“When I see people going wild on the dancefloor when the [Punjabi] hits come on, I don’t know some of them and so I just feel that South Indian representation is missing at times for myself and others... I just wanted to do something different and I’m trying to look for more Kannada music for future productions,” he explains.
Normally Shamik travels to India for samples but border closures in response to the pandemic meant that he went digging online this time. He explains that many of his earlier samples pull from popular Indian languages because those records were more accessible during his travels. But with more high-quality audio finding its way online, he was able to find a film sample that was closer to home. Shamik's interpretation of these vocals, informed by a summer of social isolation, gives it a psychedelic, futuristic and uplifting feel. The accompanying music video builds onto this with direction and animations from New York-based Prithi Khalique.
Gaali is also distinct from Shamik’s past work because it is undeniably psychedelic. Like anything with a trippy element, it's incredibly dynamic. There’s a calm, meditative start and a more intensified second half that’s reminiscent of Chicago Footwork and the UK’s Asian Underground scene. Shamik says that the energy coming off Gaali reflects the summer he has had. He says one of the challenges with making Gaali was that he would work on it, put it away, and then pick it up when he was in a completely different headspace. Like many of us, the ongoing pandemic and social uprisings have led to a mix of exhaustion, excitement, and introspection. Gaali is the product of all these emotions but the fragmented creative process feels more like a strength than a hindrance to the project. The track is cohesive without feeling redundant. You can sense the conflicted emotions in the song, but it feels like the appropriate soundtrack for this moment in time.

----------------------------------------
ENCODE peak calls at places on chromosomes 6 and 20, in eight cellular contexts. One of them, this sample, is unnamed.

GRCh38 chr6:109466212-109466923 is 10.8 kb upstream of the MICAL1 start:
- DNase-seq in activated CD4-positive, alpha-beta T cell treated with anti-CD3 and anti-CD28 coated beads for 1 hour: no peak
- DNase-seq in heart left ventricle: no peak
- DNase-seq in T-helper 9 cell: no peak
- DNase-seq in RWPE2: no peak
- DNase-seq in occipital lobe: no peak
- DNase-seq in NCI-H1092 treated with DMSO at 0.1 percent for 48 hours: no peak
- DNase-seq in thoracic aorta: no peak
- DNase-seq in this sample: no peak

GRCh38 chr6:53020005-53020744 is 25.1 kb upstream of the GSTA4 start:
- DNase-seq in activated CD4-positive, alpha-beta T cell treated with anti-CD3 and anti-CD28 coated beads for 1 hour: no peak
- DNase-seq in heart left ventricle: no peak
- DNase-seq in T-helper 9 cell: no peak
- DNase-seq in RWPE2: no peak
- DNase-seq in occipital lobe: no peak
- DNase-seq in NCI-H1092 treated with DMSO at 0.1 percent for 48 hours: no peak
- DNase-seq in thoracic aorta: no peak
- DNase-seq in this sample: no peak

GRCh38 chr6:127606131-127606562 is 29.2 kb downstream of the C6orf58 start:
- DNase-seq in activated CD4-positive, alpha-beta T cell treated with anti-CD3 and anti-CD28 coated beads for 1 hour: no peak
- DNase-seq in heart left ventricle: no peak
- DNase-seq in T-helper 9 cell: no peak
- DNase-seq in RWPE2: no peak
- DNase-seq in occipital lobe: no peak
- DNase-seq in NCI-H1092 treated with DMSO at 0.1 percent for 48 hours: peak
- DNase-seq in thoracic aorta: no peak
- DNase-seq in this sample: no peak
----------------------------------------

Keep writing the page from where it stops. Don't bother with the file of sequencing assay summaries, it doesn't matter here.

Much like the track, the music video for Gaali takes you to another world that mixes the new with the old. It starts and ends with Shamik in his room alone, and there are a mesmerizing combination of visuals happening in between. The middle is a mix of colourful, animated scenes of animals, traditional masks, roller coaster tracks and more. At a time when the internet is overwhelmed with visuals and releases, Gaali can keep your attention.
While this is her first music video, Prithi is known for her abstract short films that are anchored in South Asian aesthetics. Shamik says that he gave Prithi free reign with the project but hoped she would bring her signature style and keep some elements of short films, such as opening credits. In the end, her contributions to Gaali add to the escapism of the piece, which is exactly what many of us are gravitating towards lately.
“There’s no shortage of music coming out, no shortage of content right now. Whether its people putting visuals behind their livestream, on a green screen, whether its music videos”, says Shamik. “For me, I asked myself what do I want? And I wanted something visually stimulating”.
Between Shamik’s intentions of sampling Kannada and Prithi’s signature style stemming from her Bangladeshi heritage, this project feels deeply personal and relatable. Their work compliments each other in a way that takes this from a single or music video release and turns it into an immersive experience for the audience. The boldness, experimentation, and collaboration feel effortless. Hopefully, this is just the beginning of many Shamik-Prithi Khalique joint efforts.